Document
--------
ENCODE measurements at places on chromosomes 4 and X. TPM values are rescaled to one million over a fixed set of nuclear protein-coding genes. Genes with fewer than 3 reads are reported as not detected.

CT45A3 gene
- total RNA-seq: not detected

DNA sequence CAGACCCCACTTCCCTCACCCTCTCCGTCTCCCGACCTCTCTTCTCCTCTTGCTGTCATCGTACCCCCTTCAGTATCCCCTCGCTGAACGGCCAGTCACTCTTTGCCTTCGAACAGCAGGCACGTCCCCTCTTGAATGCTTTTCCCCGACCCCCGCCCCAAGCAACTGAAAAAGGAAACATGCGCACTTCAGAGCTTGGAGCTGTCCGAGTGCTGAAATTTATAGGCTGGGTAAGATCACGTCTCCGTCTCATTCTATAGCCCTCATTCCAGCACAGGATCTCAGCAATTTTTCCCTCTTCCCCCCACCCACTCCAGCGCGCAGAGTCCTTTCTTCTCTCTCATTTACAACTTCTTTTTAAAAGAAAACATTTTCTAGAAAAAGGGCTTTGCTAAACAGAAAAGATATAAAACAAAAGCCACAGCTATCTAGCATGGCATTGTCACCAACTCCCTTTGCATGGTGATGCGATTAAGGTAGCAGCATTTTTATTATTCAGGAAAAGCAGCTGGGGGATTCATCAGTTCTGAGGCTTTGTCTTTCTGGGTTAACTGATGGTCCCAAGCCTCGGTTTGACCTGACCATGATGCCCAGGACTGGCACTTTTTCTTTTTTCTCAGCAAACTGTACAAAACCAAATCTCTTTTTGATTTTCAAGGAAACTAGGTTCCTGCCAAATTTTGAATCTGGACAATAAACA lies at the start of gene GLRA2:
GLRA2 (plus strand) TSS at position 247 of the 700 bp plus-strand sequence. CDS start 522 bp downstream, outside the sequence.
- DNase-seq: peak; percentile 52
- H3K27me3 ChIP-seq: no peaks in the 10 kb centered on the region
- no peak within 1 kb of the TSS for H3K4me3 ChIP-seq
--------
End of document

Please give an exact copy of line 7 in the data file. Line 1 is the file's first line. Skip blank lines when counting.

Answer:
- H3K27me3 ChIP-seq: no peaks in the 10 kb centered on the region